SMERCONISH: Shanin, thank you for that.

SPECTER: You're welcome, Mike.

SMERCONISH: Let's see what you're saying on my Smerconish Twitter and Facebook pages. This comes, I think, from the world of Twitter, "I have no doubt that Trump tried to bribe Senator Specter. I mean, seriously, we only have to go as far as his mentor, Roger Stone, to realize what sort of malarkey he uses to take advantage of those in government."

Well, Jared, I didn't know that was coming, but you heard me offer you what Roger Stone thinks of this whole story. I'll be more delicate this time and say he thinks it's all BS and hearsay and couldn't be proven and yada, yada, yada. Make up your own mind.

I want to remind you, go to my website at, answer this week's survey question, please. Did the COVID-19 virus originate naturally or by lab leak?

Up ahead, 90 percent of Millennials and Gen Z don't want to go back to the office. We're going to take a closer look at how different generations view work habits.

And later, imagine if you were tasked to take a bullet for the president. That's what's expected of the men and women of the Secret Service and a new book details how the Service has also been stretched pretty thin for a long, long time.



SMERCONISH: The slow but sure return to the office is starting but will people show up? A new study suggests the text savvy younger generations would rather not. Ninety percent of Millennials and Gen Z employees worldwide do not want to return to working in the office full time, according to a study done by Citrix.

A reminder, Millennials are those between 27 and 41 old. And Gen Z those are between nine and 26. So, has the pandemic inspired new work- life outlooks for working age Millennials and Gen Zers?

Joining me now to discuss is Jean Twenge. She's a psychology professor at San Diego State University who has studied differences between generations for decades. Her latest book "iGen: Why Today's Super- Connected Kids Are Growing Up Less Rebellious, More Tolerant, Less Happy and Completely Unprepared for Adulthood and What That Means for the Rest of Us."

Dr. Twenge, why the generational differences on the return to work?

JEAN TWENGE, PSYCHOLOGY PROFESSOR, SAN DIEGO STATE UNIVERSITY: Yes, there's a number of reasons. So, one is when you look at the big survey data that we have over time say, looking at 18-year-olds, Gen Z or iGen, and Millennials are much more likely to value work-life balance compared to Gen Xers and Boomers at the same age.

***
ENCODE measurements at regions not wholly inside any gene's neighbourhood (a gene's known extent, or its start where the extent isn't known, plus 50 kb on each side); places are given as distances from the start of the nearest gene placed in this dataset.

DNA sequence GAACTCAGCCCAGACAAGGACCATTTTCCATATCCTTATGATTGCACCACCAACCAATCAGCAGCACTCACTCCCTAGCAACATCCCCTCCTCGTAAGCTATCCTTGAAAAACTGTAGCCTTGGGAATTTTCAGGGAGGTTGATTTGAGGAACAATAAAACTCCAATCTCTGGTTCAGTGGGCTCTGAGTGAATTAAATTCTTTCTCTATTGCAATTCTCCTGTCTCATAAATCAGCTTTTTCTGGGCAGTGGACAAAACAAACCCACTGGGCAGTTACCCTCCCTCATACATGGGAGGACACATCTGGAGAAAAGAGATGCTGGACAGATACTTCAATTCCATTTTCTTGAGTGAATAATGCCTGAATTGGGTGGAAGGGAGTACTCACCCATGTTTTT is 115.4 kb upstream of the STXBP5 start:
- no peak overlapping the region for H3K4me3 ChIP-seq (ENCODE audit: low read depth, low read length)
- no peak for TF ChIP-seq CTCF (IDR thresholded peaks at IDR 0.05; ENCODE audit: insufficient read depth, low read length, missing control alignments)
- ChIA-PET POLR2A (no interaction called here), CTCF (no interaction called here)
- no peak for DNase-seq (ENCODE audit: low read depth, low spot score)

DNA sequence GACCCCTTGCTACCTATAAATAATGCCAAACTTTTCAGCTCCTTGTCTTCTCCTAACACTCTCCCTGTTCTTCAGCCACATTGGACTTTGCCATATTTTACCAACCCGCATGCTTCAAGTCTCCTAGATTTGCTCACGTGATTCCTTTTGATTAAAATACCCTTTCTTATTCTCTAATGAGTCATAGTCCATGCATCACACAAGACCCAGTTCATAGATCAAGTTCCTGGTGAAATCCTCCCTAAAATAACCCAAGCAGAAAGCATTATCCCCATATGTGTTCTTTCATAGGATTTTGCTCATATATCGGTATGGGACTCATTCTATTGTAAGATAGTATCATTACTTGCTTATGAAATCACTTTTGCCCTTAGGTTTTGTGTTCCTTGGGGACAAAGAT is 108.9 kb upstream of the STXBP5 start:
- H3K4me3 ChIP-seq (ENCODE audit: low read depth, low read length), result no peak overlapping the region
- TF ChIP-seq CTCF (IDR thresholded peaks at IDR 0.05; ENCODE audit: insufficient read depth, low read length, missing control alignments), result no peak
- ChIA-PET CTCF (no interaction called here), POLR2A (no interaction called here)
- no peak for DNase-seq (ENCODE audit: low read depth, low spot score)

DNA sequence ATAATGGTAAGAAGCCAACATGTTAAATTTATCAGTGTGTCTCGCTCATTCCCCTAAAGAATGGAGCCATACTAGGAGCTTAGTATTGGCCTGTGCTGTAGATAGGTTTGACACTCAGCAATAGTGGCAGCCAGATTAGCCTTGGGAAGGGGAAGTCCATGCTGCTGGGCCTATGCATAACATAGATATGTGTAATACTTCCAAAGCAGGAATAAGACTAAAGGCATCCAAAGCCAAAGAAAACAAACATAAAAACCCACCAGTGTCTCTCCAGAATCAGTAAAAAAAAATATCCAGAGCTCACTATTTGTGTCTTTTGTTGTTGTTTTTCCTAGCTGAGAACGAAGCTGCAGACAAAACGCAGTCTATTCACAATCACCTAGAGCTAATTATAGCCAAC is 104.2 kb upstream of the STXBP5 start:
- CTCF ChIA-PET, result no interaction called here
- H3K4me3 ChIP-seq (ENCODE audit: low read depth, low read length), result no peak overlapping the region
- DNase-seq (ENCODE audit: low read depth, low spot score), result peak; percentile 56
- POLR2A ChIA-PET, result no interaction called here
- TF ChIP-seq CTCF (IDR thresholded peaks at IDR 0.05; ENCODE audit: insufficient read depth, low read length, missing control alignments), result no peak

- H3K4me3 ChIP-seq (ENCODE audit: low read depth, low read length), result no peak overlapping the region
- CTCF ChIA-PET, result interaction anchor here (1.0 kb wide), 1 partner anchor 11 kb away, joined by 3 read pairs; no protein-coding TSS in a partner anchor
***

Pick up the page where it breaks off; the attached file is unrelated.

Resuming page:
So, they say, for example, you know, I might not want a job or I would have to work too hard. They would really rather have that balance. And I think working at home is one way that they can find that balance so that might be one reason why they're more interested in that.

SMERCONISH: I hear Boomers yelling at their T.V. sets right now, they're lazy.

TWENGE: Well, we always have to recognize that generational differences are not all good and not all bad so there's always tradeoffs involved. On the one hand you might see this as work ethic. They don't want to work that hard. On the other it is absolutely true, the Americans work too many hours that we probably would be better off if we found more time for leisure and for family. So, there's two perspectives to this and we have to keep that in mind that, you know, it's not all good or all bad.

SMERCONISH: So, Gen Z -- Gen Z is the group. I get confused. Gen Z is the group that you referred to as iGen, right? Those who have come of age with a smartphone in their -- in their pocket.

I understand that they want to return to work less in a conventional environment. Do they aspire to less material gain? Do they aspire to less wealth than prior generations? In other words, are they OK with earning less as a result of not being in the office?

TWENGE: Yes. So, they're -- they're not and Millennials weren't either. So, that's where there is a little bit of a disconnect that -- there sometimes this idea that Millennials and Gen Z, you know, want more purpose and meaning in their work.


And it turns out when you actually ask them that's really not true. Instead, they really want that financial gain, not surprising in an age of income inequality and college loans to pay off and very high housing prices, yet it is true some of this is going to collide with reality if they are saying, "Well, I don't want to the hours but I still want to make the money."

SMERCONISH: Well, it sounds to me, Dr. Twenge, like there is a reckoning coming probably at the end of summer, early fall as workplaces are now returning to some sense of normalcy. Because employers watching this maybe they are already aware of the data but somehow, they are going to have to come to terms with that younger tech savvy work force not wanting to return to the way things had been. How does it all get resolved?

TWENGE: Yes. I think we are going to see that conflict partially, generationally, and just overall of those who want to keep working from home, and then those who say, look, we need to be in the office to have that face-to-face interaction.